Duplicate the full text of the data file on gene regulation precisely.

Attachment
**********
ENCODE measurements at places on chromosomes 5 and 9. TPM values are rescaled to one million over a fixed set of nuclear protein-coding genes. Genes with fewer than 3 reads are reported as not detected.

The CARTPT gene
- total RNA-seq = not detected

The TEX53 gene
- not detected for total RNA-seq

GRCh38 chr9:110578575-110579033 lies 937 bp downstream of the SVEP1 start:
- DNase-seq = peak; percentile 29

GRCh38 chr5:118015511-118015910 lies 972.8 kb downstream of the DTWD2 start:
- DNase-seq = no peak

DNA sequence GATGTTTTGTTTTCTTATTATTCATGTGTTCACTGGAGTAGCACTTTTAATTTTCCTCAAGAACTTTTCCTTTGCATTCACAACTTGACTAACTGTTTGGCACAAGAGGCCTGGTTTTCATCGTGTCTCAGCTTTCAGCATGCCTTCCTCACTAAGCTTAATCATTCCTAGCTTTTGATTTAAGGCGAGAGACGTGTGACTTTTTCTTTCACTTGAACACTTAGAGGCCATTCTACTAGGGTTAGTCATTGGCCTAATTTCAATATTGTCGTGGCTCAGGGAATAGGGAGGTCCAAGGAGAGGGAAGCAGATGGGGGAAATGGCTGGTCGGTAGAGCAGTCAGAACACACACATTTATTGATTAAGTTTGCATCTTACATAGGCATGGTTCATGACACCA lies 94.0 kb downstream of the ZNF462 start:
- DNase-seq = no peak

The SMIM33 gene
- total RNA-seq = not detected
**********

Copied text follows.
ENCODE measurements at places on chromosomes 5 and 9. TPM values are rescaled to one million over a fixed set of nuclear protein-coding genes. Genes with fewer than 3 reads are reported as not detected.

The CARTPT gene
- total RNA-seq = not detected

The TEX53 gene
- not detected for total RNA-seq

GRCh38 chr9:110578575-110579033 lies 937 bp downstream of the SVEP1 start:
- DNase-seq = peak; percentile 29

GRCh38 chr5:118015511-118015910 lies 972.8 kb downstream of the DTWD2 start:
- DNase-seq = no peak

DNA sequence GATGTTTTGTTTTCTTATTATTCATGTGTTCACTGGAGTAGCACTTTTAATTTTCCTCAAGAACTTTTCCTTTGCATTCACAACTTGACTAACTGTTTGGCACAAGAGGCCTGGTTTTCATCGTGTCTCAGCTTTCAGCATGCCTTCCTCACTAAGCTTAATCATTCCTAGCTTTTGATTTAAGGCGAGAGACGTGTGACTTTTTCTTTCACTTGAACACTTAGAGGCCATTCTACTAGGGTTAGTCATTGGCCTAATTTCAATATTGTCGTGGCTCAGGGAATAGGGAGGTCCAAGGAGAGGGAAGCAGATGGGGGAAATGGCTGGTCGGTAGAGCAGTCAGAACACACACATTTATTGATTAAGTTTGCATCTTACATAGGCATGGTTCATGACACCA lies 94.0 kb downstream of the ZNF462 start:
- DNase-seq = no peak

The SMIM33 gene
- total RNA-seq = not detected